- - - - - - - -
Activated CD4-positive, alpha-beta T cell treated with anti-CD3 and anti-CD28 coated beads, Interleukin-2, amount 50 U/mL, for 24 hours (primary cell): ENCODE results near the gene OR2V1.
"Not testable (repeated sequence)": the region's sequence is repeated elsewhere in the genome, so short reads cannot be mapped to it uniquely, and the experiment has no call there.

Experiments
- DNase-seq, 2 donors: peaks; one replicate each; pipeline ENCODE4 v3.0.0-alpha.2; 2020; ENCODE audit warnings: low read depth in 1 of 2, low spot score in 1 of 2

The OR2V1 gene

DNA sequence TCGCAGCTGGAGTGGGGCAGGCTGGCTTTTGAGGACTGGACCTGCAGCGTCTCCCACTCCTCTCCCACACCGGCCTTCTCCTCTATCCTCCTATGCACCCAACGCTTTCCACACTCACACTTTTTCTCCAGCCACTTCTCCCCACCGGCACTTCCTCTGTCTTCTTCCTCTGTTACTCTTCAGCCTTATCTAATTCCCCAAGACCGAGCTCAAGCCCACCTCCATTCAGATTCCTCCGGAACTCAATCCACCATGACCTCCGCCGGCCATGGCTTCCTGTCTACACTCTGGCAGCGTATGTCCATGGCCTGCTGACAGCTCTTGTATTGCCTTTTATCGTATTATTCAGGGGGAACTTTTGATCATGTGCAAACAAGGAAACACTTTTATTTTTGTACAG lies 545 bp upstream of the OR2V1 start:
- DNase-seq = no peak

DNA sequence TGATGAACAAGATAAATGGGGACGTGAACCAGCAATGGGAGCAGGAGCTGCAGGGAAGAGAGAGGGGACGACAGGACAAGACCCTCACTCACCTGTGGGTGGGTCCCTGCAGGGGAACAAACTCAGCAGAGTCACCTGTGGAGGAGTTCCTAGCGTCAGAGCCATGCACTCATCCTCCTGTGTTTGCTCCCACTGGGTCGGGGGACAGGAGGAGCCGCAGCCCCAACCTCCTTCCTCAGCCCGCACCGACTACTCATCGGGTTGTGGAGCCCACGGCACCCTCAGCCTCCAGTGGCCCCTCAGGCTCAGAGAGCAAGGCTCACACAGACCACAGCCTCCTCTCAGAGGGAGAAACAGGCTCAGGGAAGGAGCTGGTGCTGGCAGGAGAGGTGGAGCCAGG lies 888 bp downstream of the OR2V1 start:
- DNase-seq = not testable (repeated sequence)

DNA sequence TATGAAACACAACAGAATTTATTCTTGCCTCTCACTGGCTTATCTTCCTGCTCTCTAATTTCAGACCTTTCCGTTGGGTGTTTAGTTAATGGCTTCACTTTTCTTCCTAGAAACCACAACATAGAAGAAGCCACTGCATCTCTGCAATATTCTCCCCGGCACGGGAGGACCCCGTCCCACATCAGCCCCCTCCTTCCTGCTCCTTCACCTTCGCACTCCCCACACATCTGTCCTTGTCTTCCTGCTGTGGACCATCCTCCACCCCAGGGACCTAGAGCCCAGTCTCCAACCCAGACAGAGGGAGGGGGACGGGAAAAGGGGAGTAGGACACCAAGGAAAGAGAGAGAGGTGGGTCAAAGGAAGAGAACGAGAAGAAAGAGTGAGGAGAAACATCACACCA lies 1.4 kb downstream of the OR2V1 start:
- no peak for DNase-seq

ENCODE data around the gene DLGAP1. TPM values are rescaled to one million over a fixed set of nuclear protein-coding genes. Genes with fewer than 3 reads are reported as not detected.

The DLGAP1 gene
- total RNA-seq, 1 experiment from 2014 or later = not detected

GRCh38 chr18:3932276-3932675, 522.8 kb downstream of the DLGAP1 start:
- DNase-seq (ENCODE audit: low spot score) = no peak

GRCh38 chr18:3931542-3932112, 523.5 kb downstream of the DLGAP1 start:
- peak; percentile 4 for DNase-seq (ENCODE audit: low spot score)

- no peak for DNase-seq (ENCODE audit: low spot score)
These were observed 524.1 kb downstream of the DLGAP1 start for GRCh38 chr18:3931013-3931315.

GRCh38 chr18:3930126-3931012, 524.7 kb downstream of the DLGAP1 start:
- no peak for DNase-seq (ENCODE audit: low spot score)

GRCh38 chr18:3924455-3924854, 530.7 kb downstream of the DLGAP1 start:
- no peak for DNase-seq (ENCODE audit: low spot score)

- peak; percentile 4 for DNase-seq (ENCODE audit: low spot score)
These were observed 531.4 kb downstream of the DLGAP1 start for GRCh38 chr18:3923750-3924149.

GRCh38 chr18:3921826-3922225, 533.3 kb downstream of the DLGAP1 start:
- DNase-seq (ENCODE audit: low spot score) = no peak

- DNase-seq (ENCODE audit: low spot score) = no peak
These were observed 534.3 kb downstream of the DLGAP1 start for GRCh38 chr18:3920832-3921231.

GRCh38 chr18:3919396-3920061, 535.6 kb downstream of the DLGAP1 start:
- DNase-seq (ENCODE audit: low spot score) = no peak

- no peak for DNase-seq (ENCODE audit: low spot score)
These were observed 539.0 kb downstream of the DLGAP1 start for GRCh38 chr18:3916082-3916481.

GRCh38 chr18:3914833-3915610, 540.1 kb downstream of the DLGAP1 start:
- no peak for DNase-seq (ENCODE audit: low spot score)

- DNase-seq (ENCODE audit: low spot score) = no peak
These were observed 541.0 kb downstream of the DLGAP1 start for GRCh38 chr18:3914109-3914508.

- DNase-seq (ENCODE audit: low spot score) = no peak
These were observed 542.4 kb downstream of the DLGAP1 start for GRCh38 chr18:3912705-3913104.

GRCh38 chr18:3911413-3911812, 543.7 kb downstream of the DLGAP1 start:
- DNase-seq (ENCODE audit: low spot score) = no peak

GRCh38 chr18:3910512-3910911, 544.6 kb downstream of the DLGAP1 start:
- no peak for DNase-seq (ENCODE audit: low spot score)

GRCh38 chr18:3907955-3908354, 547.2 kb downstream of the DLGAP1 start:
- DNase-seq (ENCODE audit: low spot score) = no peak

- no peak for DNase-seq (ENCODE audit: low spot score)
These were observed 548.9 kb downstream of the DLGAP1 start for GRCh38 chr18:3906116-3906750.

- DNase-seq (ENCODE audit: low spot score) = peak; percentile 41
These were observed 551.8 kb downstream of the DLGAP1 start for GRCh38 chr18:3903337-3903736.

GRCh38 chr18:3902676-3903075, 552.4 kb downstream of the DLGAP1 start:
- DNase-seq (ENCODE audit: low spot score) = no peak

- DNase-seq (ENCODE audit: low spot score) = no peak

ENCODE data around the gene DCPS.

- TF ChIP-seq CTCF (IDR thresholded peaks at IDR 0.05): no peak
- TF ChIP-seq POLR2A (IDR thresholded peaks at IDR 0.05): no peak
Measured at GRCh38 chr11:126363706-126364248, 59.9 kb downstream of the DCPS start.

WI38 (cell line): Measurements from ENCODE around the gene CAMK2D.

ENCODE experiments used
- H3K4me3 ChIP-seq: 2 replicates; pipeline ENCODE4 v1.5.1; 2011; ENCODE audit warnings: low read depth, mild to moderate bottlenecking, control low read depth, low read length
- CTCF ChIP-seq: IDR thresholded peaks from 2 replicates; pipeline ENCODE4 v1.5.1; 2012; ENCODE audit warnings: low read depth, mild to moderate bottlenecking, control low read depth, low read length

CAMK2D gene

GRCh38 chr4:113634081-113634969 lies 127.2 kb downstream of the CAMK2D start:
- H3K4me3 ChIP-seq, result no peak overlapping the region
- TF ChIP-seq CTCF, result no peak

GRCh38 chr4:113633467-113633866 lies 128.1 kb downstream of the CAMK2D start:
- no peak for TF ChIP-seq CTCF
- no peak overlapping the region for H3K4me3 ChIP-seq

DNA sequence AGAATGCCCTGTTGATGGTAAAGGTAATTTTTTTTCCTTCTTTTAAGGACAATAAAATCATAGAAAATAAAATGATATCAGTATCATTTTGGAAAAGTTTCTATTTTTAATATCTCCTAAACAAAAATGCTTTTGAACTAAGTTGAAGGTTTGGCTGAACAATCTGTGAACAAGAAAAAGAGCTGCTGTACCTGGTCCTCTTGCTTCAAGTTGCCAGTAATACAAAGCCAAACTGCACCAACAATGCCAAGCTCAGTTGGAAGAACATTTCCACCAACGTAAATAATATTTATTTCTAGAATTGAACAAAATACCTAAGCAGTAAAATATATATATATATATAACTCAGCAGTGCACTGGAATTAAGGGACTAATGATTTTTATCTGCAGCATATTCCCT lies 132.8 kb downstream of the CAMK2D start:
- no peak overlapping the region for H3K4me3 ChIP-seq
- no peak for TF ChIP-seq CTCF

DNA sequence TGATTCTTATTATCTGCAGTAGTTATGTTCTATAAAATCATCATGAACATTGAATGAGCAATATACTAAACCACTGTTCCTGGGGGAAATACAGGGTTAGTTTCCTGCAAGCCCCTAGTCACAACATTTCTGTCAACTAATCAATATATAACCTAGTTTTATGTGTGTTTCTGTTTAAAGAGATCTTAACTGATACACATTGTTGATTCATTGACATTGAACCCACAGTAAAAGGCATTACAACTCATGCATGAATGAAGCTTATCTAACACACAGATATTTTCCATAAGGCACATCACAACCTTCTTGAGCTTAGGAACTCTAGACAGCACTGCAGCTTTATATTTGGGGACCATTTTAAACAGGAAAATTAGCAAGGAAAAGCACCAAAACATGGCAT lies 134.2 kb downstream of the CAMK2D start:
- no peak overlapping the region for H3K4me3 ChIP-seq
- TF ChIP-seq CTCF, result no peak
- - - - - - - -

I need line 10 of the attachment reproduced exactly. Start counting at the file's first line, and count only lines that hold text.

DNA sequence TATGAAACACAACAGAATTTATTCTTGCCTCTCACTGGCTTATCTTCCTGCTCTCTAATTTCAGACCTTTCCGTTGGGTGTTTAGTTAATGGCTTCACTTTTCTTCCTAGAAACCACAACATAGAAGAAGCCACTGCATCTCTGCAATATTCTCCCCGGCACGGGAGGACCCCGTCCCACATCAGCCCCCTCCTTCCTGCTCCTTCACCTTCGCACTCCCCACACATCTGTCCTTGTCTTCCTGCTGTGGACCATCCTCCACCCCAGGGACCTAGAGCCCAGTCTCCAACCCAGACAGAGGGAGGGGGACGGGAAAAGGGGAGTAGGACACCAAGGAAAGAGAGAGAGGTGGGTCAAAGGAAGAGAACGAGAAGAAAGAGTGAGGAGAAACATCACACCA lies 1.4 kb downstream of the OR2V1 start: